A coastal library’s decision to send the Three Rivers Regional Library packing made waves in Glynn County last week, but ripples will likely be felt in Brantley County as well according to Brantley County Library Director Kathy Moody.
Moody said that the recent eviction of the regional library group from their headquarters in a Glynn County library will mean that dues and career service fees will be going up for each library including the Brantley location – one of six counties still left in the system.
The transfer of the regional headquarters from Brunswick to Jesup will also mean a disruption in member e-mails until the server is re-established in its new location meaning that even those not directly affected by the move will have to deal with complications while it occurs.
To make up those extra dues, Moody said that the library will be forced to ask for that money from the county in this year’s budget.
The long-running Glynn County battle finally came to a head in mid-June when a superior court judge ruled that an April reminder to the TRRLS was notice-enough for the group to vacate the premises after the county-owned library voted to pull out of the system earlier this year.
The Brunswick and St. Simons libraries plan to start their own library system, the Marshes of Glynn Library, on July 1.
Local librarians will be attending a regional meeting to work out the details regarding how the TRRLS will proceed and more details on the overall ramifications of Glynn’s departure from the system.
Compounded with that is the possibility that the Brantley County School System may not renew their services with the group after members at the Brunswick location couldn’t tell board officials what Brantley schools were getting for the cost.
The TRRLS will, however, get a second chance to make their point at an upcoming board of education meeting where the school board could add them back into the budget helping the local library and the regional system to which it belongs through a though transition.
But if not, the local library will be forced to ask for this money from the county as well for the first time since the partnership started in 1954.
Through the TRRLS the local library is able to provide books by courier from over 275 libraries. Meanwhile the county’s annual contribution has gone down in value according to documentation from the TRRLS.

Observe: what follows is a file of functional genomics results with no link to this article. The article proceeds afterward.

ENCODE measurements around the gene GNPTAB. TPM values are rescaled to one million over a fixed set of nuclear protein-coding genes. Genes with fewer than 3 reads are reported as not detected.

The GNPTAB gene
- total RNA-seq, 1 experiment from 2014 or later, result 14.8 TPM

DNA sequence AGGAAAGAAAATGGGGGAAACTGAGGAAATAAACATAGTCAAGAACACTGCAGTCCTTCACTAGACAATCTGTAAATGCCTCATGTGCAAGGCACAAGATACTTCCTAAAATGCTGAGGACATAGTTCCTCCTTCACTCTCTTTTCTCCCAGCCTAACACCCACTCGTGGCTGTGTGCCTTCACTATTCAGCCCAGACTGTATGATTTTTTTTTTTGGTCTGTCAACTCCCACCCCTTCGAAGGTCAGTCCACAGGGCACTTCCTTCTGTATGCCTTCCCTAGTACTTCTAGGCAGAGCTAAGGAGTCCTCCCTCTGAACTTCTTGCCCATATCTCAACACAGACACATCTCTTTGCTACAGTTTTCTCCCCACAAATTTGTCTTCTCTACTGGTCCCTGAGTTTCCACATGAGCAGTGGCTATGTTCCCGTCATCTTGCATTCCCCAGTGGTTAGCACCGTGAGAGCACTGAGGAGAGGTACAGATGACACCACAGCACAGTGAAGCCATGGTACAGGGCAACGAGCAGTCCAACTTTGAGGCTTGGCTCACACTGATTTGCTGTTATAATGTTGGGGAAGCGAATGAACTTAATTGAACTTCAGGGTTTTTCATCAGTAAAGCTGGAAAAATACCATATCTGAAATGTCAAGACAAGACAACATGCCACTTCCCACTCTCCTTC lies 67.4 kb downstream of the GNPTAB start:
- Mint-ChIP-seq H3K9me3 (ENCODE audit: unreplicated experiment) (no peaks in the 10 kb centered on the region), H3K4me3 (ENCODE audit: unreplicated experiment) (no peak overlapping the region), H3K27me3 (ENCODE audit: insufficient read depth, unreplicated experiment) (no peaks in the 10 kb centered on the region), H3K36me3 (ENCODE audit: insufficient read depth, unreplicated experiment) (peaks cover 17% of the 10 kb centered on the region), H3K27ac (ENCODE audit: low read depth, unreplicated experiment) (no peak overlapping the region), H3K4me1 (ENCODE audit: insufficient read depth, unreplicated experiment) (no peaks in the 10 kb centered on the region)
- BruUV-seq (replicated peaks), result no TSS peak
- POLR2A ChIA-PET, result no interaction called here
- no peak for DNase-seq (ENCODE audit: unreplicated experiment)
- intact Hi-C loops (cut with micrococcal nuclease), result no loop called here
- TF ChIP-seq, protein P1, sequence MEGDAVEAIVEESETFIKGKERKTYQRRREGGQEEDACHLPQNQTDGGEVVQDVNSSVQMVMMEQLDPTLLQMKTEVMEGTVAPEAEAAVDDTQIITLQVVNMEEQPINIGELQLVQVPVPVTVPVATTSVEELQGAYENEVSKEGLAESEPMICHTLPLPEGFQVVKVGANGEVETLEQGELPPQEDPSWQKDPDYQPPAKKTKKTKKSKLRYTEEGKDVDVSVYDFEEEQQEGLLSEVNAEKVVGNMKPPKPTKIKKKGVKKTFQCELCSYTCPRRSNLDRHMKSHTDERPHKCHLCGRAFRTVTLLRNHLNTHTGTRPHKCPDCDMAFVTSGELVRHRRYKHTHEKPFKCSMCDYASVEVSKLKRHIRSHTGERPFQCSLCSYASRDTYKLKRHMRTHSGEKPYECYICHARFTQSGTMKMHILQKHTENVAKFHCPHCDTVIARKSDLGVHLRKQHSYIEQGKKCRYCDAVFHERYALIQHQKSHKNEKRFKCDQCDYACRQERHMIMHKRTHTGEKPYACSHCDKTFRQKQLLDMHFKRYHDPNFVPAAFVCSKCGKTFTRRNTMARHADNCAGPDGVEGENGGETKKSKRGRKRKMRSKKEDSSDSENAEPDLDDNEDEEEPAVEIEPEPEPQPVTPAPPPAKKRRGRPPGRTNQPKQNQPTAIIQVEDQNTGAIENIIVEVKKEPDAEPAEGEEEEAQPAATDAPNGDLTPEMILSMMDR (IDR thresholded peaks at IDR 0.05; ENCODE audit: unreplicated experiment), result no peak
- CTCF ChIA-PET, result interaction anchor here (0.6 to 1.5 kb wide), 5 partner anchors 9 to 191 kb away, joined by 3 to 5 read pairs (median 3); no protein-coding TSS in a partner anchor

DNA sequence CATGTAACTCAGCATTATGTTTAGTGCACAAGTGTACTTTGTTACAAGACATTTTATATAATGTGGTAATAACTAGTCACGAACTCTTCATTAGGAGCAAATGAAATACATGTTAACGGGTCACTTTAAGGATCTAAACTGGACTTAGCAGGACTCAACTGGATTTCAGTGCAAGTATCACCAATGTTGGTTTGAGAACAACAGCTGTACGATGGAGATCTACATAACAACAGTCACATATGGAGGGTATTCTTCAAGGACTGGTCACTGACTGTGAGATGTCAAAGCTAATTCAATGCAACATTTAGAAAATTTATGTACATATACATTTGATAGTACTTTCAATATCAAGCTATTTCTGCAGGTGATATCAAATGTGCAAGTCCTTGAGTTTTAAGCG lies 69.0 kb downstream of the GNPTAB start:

According to that documentation, the school board first paid an annual contribution of $600 in 1954 which was equivalent to $5,186 in today’s dollar value. Today, the annual contribution is $2,425.92 which while a higher dollar figure is worth less than the amount they first paid.
That money goes toward several areas including book purchases, high speed internet at all locations, the PINES library cataloging system, online pay databases, the library website, tech support, certified librarians, community outreach programs and services, new book processing and library construction.
In 2012, 372 teens read for over 4,100 hours according to the presentation and 708 kids were in attendance of the 16 summer reading programs at the local library.
In fact, in just two months of this year alone, March and April, the library reported that 726 picture books, 699 middle-reader books and 95 young adult books were checked out.
The library also provides access to several print, digital and online sources from across the state outside of a school setting while also partnering with several local organizations for community and educational purposes.
Library officials also argue that the library also bridges the divide between students giving those without the resources in their homes an equal footing by providing technology and other services outside of their local schools.